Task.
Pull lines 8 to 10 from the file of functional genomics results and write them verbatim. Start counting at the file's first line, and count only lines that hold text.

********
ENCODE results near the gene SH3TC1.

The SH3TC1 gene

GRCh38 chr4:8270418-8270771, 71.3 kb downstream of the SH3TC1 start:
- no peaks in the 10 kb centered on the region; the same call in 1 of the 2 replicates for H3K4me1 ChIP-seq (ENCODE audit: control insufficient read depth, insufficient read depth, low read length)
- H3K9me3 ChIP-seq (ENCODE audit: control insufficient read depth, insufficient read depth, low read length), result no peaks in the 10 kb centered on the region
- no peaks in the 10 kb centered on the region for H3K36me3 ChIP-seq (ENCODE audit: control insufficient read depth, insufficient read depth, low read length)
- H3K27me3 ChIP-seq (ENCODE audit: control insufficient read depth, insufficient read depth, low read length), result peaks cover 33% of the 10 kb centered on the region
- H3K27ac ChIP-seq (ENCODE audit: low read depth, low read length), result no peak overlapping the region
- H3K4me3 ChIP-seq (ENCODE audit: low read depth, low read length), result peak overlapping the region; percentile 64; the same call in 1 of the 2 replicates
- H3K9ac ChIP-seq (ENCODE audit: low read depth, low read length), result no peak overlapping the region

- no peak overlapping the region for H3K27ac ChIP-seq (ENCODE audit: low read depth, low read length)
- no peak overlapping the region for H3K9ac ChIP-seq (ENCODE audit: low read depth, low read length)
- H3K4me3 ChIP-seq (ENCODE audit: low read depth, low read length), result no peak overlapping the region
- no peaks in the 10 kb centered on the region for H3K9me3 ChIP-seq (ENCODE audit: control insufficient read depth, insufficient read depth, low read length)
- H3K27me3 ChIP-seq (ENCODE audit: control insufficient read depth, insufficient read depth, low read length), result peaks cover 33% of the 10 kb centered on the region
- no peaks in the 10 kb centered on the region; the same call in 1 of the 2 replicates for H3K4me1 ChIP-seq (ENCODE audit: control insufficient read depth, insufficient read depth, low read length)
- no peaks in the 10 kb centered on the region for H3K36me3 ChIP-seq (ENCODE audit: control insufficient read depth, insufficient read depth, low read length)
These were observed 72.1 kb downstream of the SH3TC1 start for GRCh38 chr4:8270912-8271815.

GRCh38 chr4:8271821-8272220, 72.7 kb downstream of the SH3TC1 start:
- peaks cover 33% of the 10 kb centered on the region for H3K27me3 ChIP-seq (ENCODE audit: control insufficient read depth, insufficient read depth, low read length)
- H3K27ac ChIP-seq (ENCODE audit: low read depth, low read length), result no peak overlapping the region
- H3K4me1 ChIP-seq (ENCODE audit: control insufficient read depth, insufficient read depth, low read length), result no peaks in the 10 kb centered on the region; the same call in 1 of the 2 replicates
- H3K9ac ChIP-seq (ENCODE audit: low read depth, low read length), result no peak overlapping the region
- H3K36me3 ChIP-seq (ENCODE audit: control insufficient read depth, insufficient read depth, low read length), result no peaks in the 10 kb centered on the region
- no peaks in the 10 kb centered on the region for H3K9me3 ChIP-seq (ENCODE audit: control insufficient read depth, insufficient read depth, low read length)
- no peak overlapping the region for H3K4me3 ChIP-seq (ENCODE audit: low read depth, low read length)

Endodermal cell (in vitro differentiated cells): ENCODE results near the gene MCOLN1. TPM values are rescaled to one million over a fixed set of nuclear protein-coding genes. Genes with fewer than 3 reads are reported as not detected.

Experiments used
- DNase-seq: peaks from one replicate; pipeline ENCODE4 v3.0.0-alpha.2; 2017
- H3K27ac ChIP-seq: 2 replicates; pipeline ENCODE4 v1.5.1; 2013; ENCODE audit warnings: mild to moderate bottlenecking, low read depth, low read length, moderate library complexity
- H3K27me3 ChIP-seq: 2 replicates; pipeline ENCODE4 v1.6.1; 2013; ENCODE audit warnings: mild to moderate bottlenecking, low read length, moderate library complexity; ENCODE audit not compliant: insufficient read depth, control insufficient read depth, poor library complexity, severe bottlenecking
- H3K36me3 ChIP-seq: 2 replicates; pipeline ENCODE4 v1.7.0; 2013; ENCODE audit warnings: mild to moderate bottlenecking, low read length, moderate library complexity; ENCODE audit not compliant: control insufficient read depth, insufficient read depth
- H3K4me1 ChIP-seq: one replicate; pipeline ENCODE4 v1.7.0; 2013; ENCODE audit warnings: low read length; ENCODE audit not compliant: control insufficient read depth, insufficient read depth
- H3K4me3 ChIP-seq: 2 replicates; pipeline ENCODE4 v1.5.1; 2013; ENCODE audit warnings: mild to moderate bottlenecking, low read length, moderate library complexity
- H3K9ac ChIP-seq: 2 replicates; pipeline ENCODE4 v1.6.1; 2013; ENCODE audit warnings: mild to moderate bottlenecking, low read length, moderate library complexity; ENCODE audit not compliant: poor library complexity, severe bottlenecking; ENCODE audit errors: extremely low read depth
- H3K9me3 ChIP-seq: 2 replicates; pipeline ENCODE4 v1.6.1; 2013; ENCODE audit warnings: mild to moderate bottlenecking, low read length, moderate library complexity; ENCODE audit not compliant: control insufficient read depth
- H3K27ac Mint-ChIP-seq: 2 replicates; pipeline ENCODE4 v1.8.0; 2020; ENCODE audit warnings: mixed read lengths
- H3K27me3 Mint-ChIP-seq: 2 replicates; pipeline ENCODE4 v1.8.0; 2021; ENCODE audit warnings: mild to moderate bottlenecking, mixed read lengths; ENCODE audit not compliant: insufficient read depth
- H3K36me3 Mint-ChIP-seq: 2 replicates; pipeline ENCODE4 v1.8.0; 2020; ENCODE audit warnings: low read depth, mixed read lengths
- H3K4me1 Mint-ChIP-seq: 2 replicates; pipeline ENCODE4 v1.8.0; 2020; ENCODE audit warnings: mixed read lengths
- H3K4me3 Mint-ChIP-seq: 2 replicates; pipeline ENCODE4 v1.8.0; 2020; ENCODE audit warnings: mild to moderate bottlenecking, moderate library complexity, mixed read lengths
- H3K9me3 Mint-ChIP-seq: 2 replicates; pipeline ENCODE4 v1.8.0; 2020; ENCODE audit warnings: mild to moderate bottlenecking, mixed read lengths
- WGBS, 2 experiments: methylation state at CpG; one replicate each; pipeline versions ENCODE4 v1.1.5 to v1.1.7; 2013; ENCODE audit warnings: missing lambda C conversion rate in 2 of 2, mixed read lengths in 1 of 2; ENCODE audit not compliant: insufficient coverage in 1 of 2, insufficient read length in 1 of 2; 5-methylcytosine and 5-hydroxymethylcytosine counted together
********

- H3K27ac ChIP-seq (ENCODE audit: low read depth, low read length), result no peak overlapping the region
- H3K4me3 ChIP-seq (ENCODE audit: low read depth, low read length), result peak overlapping the region; percentile 64; the same call in 1 of the 2 replicates
- H3K9ac ChIP-seq (ENCODE audit: low read depth, low read length), result no peak overlapping the region